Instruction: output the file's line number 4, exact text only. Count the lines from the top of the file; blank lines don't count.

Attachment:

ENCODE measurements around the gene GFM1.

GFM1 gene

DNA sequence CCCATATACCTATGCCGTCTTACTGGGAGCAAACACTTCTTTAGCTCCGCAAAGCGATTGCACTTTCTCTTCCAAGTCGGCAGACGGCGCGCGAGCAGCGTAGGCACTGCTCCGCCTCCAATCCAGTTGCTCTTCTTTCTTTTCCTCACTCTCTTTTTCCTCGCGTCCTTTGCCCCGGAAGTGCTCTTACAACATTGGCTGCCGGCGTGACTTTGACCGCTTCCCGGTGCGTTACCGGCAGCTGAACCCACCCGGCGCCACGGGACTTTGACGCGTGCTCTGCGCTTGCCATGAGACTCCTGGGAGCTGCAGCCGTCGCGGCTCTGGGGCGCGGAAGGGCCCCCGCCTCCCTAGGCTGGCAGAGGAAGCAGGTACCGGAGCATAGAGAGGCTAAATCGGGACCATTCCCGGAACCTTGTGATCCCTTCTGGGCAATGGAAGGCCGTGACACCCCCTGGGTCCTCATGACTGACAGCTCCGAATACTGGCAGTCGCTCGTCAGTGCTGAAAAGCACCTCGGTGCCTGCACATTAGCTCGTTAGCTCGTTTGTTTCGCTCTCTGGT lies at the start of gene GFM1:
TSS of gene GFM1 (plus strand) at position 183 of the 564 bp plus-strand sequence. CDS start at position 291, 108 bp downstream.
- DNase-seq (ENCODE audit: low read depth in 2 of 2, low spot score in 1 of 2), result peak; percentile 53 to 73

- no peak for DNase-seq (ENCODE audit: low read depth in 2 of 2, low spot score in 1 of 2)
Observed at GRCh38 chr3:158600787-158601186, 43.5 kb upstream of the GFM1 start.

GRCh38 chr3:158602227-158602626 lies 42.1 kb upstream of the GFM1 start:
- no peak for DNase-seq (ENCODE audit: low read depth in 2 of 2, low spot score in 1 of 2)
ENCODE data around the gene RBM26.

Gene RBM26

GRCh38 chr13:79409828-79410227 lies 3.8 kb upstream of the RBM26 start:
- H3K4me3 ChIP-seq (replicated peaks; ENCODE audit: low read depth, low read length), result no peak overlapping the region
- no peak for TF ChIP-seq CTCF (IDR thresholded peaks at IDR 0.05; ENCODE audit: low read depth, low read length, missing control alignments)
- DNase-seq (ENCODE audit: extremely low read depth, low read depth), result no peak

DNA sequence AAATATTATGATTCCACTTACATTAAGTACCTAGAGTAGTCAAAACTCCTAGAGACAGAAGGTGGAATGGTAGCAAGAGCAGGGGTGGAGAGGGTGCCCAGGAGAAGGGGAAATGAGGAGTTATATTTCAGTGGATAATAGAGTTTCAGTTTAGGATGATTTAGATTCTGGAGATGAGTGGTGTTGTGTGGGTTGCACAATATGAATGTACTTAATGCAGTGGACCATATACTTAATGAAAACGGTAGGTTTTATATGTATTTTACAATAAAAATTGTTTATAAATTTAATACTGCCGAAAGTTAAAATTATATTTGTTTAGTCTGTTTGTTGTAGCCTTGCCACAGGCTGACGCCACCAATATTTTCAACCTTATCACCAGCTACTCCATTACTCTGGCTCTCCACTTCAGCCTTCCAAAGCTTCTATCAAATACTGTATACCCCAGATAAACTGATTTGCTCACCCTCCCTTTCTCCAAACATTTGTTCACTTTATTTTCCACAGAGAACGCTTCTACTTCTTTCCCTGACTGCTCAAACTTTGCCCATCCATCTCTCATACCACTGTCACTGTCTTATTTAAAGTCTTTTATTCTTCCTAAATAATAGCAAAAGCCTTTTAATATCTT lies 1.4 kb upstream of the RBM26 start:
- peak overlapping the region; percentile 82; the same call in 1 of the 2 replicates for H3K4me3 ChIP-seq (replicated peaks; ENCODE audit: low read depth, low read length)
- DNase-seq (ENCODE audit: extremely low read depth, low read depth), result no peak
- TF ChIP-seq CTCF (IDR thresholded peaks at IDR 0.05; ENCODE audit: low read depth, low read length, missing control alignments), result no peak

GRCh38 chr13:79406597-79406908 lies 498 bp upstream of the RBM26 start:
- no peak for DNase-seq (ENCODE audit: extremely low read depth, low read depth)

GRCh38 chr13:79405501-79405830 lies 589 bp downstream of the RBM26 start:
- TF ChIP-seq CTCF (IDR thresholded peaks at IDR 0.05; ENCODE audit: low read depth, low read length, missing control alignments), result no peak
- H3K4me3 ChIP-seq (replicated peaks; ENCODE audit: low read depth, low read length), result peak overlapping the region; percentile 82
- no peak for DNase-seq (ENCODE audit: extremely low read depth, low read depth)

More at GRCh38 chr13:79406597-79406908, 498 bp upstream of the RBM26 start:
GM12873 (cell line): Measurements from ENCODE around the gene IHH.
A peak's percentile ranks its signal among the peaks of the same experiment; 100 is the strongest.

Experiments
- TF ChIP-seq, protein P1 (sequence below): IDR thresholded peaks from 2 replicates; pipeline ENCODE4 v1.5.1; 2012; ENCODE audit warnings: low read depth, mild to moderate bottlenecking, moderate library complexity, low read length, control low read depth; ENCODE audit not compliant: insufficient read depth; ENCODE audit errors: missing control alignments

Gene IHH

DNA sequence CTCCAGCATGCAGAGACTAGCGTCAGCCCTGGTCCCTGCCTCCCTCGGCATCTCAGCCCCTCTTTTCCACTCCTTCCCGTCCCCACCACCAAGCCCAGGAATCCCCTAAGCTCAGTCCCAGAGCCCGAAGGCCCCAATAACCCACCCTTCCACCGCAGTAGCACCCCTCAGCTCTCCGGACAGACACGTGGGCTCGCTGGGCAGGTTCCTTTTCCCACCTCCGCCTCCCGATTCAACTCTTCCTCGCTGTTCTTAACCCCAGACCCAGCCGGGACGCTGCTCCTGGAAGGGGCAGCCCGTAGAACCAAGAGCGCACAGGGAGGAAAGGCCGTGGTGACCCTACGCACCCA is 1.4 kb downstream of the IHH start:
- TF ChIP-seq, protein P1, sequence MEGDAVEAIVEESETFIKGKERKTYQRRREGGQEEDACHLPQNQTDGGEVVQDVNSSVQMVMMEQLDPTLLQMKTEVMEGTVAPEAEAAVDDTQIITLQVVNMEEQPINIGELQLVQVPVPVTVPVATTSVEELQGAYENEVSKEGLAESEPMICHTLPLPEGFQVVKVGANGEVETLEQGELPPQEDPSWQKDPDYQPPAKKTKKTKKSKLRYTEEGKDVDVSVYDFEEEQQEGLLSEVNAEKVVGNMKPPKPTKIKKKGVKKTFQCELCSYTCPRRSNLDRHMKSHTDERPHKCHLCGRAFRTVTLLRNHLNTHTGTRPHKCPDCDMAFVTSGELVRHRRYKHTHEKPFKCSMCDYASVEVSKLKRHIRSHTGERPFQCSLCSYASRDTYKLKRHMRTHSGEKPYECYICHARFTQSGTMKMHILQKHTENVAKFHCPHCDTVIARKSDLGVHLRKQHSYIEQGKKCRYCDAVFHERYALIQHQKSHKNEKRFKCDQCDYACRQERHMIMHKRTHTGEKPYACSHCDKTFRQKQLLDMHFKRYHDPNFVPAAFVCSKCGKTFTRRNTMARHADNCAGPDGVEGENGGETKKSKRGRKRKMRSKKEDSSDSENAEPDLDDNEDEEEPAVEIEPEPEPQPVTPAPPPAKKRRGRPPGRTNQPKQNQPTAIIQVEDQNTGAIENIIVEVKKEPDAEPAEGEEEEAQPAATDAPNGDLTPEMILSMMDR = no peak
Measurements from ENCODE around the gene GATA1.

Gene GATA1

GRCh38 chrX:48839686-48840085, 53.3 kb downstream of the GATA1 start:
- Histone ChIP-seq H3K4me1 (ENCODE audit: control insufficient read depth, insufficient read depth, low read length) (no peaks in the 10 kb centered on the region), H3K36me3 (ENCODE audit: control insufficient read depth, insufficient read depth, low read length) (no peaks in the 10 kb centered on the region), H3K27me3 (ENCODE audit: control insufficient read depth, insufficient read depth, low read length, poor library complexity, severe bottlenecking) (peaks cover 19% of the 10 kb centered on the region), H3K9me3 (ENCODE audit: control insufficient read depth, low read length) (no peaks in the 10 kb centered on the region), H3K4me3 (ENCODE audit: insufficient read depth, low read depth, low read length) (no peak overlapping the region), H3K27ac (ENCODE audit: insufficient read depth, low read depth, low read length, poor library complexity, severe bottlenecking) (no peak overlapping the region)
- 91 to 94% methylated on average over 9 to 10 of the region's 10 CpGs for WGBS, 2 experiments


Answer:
TSS of gene GFM1 (plus strand) at position 183 of the 564 bp plus-strand sequence. CDS start at position 291, 108 bp downstream.